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Academic Living Lab: Environmental Media & More-than-Human Infrastructures

"Environmental Media & More-than-Human Infrastructures: Making Sense of Sensor-environments" is an Academic Living Lab organized by Sebastian Scholz, Marek Jancovic & Jolanda Veldhuis in collaboration with the Institute for Societal Resilience and De Waag Society Amsterdam.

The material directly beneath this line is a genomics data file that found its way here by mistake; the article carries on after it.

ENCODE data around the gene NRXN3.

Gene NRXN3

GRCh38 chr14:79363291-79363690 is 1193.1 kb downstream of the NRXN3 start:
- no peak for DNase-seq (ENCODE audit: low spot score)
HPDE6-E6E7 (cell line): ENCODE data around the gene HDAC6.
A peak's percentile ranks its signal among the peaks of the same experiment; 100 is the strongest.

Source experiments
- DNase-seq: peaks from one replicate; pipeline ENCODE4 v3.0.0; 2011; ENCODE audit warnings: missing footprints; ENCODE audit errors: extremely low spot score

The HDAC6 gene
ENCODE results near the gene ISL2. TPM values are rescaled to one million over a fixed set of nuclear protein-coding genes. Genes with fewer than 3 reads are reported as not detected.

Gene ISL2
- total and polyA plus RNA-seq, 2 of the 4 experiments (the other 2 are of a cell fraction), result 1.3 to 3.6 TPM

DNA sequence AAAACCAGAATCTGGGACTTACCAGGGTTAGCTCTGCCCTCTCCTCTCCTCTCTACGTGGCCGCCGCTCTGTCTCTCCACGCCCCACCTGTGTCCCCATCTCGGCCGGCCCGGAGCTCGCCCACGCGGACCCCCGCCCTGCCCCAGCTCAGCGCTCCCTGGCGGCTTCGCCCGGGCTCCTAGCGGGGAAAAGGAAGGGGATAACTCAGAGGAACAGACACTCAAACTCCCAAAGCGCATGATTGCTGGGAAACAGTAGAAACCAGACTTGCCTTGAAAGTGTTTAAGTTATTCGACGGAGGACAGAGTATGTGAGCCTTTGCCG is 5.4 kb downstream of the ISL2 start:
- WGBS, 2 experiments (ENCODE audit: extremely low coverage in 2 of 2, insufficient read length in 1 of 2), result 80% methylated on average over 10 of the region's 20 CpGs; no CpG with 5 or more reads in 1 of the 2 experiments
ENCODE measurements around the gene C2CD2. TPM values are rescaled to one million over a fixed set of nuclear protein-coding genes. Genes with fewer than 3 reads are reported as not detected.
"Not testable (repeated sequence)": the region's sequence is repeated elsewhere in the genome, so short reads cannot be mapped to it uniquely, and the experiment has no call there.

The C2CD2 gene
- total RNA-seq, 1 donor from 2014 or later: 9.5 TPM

Micro-technologies of sensing have pervaded almost all areas of life. Sensors enable and sustain so-called smart cities and smart homes, monetizing public and domestic space as data capital. Sensors carried by hundreds of thousands of animals have draped the planet in a vast telemetry network that continuously monitors temperature, pollutants and other variables, deepening our epistemic dependence on non-human modes of perception and labor. Subdermal and bacterial bio-sensors have turned the interior of the body itself into a health-monitoring device. Often operating in the background, ‘anaesthetically,’ and on a micro-scale beyond the realm of human perception, such sensing technologies have become an integral part of emerging, interconnected and more-than-human ‘techno-ecologies of sensation.’ The vast amounts of sensor-generated data and new sensor-based cultural techniques like ‘tracing’, ‘tracking’ and ‘monitoring’ are now often the primary driver of biopolitical strategies and imaginaries surrounding the programmability and manageability of urban, rural and wildlife populations. Of particular interest are also new regimes of power, surveillance and cruelty enabled and aggravated by sensor media: the violent mechanisms of border control enacted through seismic and thermographic heat sensors in ‘smart border walls,’ or various health conditions caused to animals from GPS trackers. All of this can be understood as part of a larger on-going shift: environments become more and more mediated while media become increasingly environmental.